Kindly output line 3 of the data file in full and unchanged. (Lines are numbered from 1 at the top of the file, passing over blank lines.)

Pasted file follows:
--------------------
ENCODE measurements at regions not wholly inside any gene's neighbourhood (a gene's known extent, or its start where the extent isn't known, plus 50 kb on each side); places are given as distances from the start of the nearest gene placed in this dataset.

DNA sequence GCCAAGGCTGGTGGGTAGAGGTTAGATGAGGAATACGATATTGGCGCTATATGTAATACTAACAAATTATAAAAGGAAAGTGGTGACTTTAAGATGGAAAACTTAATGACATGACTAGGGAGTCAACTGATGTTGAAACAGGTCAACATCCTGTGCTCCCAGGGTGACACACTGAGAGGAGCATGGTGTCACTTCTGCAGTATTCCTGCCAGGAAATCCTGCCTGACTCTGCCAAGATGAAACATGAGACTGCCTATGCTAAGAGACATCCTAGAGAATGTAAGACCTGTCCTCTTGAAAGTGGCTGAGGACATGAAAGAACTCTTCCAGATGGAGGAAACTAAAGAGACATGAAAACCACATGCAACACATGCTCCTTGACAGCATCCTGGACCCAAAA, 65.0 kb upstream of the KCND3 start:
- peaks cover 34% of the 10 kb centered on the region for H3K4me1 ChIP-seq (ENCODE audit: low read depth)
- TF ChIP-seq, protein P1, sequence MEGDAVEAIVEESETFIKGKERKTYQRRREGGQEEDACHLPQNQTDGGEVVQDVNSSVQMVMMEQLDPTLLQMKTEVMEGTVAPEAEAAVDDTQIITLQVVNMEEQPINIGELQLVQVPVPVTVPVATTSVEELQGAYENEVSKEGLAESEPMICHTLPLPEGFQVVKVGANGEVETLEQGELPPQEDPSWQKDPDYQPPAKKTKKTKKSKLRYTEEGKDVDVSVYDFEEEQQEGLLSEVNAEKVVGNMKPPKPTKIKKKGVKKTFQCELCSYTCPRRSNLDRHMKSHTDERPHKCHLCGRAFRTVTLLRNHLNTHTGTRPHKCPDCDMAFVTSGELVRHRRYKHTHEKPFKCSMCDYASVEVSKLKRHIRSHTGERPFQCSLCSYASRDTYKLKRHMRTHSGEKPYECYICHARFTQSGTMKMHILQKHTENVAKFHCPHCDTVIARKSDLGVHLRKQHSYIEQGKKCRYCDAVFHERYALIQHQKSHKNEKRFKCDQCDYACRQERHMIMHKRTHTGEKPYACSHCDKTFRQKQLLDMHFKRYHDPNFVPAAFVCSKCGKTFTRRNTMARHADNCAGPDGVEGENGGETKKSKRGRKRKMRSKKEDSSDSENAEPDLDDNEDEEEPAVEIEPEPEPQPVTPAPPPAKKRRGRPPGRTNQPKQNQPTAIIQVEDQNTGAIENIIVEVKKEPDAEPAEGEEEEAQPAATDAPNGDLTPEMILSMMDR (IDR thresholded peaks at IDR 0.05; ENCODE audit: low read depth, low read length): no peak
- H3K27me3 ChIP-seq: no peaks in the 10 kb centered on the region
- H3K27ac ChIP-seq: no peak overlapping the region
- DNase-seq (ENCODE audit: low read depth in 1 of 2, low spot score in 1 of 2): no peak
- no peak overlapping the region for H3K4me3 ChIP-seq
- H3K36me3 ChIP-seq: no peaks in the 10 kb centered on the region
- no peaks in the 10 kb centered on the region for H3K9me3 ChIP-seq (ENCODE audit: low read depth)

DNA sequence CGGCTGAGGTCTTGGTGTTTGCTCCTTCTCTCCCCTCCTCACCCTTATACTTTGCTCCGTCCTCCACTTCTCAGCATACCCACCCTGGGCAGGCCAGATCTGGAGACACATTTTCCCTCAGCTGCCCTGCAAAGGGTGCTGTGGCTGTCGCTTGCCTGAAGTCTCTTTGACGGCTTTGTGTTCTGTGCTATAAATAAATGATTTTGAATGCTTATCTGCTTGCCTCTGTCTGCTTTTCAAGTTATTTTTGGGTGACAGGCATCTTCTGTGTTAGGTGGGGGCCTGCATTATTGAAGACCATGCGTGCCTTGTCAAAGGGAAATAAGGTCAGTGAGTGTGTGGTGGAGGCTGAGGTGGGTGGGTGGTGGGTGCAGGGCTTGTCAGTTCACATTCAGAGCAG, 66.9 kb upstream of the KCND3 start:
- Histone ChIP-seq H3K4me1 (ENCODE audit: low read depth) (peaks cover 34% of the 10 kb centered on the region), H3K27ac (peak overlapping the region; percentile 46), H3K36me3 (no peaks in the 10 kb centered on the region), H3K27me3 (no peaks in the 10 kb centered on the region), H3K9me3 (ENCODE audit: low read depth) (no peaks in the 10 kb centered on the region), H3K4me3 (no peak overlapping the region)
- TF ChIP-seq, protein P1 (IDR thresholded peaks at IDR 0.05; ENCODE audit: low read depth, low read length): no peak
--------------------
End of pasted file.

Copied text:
- peaks cover 34% of the 10 kb centered on the region for H3K4me1 ChIP-seq (ENCODE audit: low read depth)